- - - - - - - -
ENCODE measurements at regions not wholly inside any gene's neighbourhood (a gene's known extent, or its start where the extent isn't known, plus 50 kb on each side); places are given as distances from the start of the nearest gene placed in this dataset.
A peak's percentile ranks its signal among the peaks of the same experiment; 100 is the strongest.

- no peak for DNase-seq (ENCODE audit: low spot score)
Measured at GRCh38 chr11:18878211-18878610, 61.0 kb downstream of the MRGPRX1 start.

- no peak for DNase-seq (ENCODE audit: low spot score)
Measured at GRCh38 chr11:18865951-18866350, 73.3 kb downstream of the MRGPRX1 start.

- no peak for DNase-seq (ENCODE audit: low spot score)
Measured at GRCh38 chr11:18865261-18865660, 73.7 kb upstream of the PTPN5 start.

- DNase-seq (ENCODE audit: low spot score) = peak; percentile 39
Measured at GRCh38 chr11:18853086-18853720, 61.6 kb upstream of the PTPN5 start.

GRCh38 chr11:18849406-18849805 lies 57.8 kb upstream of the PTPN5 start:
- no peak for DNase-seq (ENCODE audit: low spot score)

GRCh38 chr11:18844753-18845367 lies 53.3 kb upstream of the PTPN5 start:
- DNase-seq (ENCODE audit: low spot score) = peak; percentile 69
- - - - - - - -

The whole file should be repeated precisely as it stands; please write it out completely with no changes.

ENCODE measurements at regions not wholly inside any gene's neighbourhood (a gene's known extent, or its start where the extent isn't known, plus 50 kb on each side); places are given as distances from the start of the nearest gene placed in this dataset.
A peak's percentile ranks its signal among the peaks of the same experiment; 100 is the strongest.

- no peak for DNase-seq (ENCODE audit: low spot score)
Measured at GRCh38 chr11:18878211-18878610, 61.0 kb downstream of the MRGPRX1 start.

- no peak for DNase-seq (ENCODE audit: low spot score)
Measured at GRCh38 chr11:18865951-18866350, 73.3 kb downstream of the MRGPRX1 start.

- no peak for DNase-seq (ENCODE audit: low spot score)
Measured at GRCh38 chr11:18865261-18865660, 73.7 kb upstream of the PTPN5 start.

- DNase-seq (ENCODE audit: low spot score) = peak; percentile 39
Measured at GRCh38 chr11:18853086-18853720, 61.6 kb upstream of the PTPN5 start.

GRCh38 chr11:18849406-18849805 lies 57.8 kb upstream of the PTPN5 start:
- no peak for DNase-seq (ENCODE audit: low spot score)

GRCh38 chr11:18844753-18845367 lies 53.3 kb upstream of the PTPN5 start:
- DNase-seq (ENCODE audit: low spot score) = peak; percentile 69